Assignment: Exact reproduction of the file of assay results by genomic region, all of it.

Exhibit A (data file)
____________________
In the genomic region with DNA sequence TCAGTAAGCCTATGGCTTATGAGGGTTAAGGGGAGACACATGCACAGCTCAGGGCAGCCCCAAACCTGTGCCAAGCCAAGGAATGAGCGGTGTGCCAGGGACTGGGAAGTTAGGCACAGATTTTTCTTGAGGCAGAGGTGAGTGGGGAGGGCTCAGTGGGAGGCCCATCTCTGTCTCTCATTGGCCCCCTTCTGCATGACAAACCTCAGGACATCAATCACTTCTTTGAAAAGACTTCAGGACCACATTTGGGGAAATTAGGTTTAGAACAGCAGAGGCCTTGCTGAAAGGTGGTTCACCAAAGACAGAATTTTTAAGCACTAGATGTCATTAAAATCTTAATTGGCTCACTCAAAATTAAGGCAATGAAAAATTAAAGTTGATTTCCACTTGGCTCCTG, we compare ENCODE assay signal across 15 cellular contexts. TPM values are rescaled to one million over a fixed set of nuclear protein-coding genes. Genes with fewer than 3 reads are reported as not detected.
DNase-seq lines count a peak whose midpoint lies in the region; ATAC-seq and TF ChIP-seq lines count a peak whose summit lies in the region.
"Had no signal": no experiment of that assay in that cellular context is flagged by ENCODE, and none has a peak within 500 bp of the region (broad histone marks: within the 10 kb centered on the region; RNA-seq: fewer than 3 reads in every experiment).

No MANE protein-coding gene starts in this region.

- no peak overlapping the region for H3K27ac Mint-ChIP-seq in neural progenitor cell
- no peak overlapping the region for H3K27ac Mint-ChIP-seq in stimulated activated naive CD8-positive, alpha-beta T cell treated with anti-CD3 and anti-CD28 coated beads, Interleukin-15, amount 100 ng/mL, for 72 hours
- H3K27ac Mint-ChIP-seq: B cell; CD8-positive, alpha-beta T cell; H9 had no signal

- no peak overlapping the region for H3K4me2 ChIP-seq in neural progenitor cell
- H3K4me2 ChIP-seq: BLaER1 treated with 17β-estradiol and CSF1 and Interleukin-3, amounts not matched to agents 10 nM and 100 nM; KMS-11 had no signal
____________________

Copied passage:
In the genomic region with DNA sequence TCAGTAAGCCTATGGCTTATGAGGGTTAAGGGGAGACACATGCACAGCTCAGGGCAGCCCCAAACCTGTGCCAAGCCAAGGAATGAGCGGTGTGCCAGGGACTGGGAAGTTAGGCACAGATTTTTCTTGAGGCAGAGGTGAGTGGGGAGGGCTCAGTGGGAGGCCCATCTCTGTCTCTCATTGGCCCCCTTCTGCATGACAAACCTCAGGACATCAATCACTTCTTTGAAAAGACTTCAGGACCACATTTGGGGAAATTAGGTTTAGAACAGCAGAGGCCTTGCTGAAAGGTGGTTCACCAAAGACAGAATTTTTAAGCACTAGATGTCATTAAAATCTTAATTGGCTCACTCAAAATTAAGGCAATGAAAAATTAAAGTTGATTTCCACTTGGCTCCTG, we compare ENCODE assay signal across 15 cellular contexts. TPM values are rescaled to one million over a fixed set of nuclear protein-coding genes. Genes with fewer than 3 reads are reported as not detected.
DNase-seq lines count a peak whose midpoint lies in the region; ATAC-seq and TF ChIP-seq lines count a peak whose summit lies in the region.
"Had no signal": no experiment of that assay in that cellular context is flagged by ENCODE, and none has a peak within 500 bp of the region (broad histone marks: within the 10 kb centered on the region; RNA-seq: fewer than 3 reads in every experiment).

No MANE protein-coding gene starts in this region.

- no peak overlapping the region for H3K27ac Mint-ChIP-seq in neural progenitor cell
- no peak overlapping the region for H3K27ac Mint-ChIP-seq in stimulated activated naive CD8-positive, alpha-beta T cell treated with anti-CD3 and anti-CD28 coated beads, Interleukin-15, amount 100 ng/mL, for 72 hours
- H3K27ac Mint-ChIP-seq: B cell; CD8-positive, alpha-beta T cell; H9 had no signal

- no peak overlapping the region for H3K4me2 ChIP-seq in neural progenitor cell
- H3K4me2 ChIP-seq: BLaER1 treated with 17β-estradiol and CSF1 and Interleukin-3, amounts not matched to agents 10 nM and 100 nM; KMS-11 had no signal